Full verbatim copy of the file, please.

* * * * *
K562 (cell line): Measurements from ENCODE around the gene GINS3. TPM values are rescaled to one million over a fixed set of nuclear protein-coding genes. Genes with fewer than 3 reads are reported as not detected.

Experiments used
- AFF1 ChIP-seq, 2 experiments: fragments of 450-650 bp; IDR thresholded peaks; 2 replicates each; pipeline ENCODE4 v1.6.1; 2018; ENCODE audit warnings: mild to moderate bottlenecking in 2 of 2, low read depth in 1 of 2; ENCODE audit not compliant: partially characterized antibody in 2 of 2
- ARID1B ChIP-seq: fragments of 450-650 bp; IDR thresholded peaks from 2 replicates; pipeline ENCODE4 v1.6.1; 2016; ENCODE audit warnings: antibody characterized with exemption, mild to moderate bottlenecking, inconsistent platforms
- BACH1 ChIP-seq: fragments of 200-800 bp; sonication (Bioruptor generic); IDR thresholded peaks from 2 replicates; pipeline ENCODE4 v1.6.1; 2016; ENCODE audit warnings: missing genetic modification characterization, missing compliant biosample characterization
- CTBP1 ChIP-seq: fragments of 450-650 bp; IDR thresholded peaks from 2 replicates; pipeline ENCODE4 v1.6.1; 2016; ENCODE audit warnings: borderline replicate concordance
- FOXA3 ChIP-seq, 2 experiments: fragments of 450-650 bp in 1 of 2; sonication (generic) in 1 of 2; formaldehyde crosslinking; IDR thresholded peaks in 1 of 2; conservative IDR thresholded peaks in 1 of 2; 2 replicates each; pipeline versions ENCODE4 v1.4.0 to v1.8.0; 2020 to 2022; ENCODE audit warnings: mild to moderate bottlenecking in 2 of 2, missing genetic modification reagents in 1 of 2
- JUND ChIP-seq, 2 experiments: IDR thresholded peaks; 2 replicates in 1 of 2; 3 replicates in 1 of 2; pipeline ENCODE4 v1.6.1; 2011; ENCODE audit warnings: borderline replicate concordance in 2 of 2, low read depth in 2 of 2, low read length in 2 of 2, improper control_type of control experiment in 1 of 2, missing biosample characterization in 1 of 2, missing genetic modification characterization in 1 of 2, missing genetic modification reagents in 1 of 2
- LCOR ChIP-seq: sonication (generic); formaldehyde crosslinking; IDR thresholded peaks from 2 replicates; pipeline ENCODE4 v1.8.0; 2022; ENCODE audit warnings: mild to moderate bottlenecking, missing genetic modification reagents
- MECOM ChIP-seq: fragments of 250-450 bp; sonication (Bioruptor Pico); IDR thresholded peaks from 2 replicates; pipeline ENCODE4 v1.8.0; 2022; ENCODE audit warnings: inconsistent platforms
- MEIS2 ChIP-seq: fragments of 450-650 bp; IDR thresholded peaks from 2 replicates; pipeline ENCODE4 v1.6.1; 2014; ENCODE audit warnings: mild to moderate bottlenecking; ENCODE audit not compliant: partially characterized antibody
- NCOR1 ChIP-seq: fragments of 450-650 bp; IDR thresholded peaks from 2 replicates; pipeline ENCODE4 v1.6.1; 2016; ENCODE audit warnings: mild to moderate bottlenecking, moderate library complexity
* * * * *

K562 (cell line): Measurements from ENCODE around the gene GINS3. TPM values are rescaled to one million over a fixed set of nuclear protein-coding genes. Genes with fewer than 3 reads are reported as not detected.

Experiments used
- AFF1 ChIP-seq, 2 experiments: fragments of 450-650 bp; IDR thresholded peaks; 2 replicates each; pipeline ENCODE4 v1.6.1; 2018; ENCODE audit warnings: mild to moderate bottlenecking in 2 of 2, low read depth in 1 of 2; ENCODE audit not compliant: partially characterized antibody in 2 of 2
- ARID1B ChIP-seq: fragments of 450-650 bp; IDR thresholded peaks from 2 replicates; pipeline ENCODE4 v1.6.1; 2016; ENCODE audit warnings: antibody characterized with exemption, mild to moderate bottlenecking, inconsistent platforms
- BACH1 ChIP-seq: fragments of 200-800 bp; sonication (Bioruptor generic); IDR thresholded peaks from 2 replicates; pipeline ENCODE4 v1.6.1; 2016; ENCODE audit warnings: missing genetic modification characterization, missing compliant biosample characterization
- CTBP1 ChIP-seq: fragments of 450-650 bp; IDR thresholded peaks from 2 replicates; pipeline ENCODE4 v1.6.1; 2016; ENCODE audit warnings: borderline replicate concordance
- FOXA3 ChIP-seq, 2 experiments: fragments of 450-650 bp in 1 of 2; sonication (generic) in 1 of 2; formaldehyde crosslinking; IDR thresholded peaks in 1 of 2; conservative IDR thresholded peaks in 1 of 2; 2 replicates each; pipeline versions ENCODE4 v1.4.0 to v1.8.0; 2020 to 2022; ENCODE audit warnings: mild to moderate bottlenecking in 2 of 2, missing genetic modification reagents in 1 of 2
- JUND ChIP-seq, 2 experiments: IDR thresholded peaks; 2 replicates in 1 of 2; 3 replicates in 1 of 2; pipeline ENCODE4 v1.6.1; 2011; ENCODE audit warnings: borderline replicate concordance in 2 of 2, low read depth in 2 of 2, low read length in 2 of 2, improper control_type of control experiment in 1 of 2, missing biosample characterization in 1 of 2, missing genetic modification characterization in 1 of 2, missing genetic modification reagents in 1 of 2
- LCOR ChIP-seq: sonication (generic); formaldehyde crosslinking; IDR thresholded peaks from 2 replicates; pipeline ENCODE4 v1.8.0; 2022; ENCODE audit warnings: mild to moderate bottlenecking, missing genetic modification reagents
- MECOM ChIP-seq: fragments of 250-450 bp; sonication (Bioruptor Pico); IDR thresholded peaks from 2 replicates; pipeline ENCODE4 v1.8.0; 2022; ENCODE audit warnings: inconsistent platforms
- MEIS2 ChIP-seq: fragments of 450-650 bp; IDR thresholded peaks from 2 replicates; pipeline ENCODE4 v1.6.1; 2014; ENCODE audit warnings: mild to moderate bottlenecking; ENCODE audit not compliant: partially characterized antibody
- NCOR1 ChIP-seq: fragments of 450-650 bp; IDR thresholded peaks from 2 replicates; pipeline ENCODE4 v1.6.1; 2016; ENCODE audit warnings: mild to moderate bottlenecking, moderate library complexity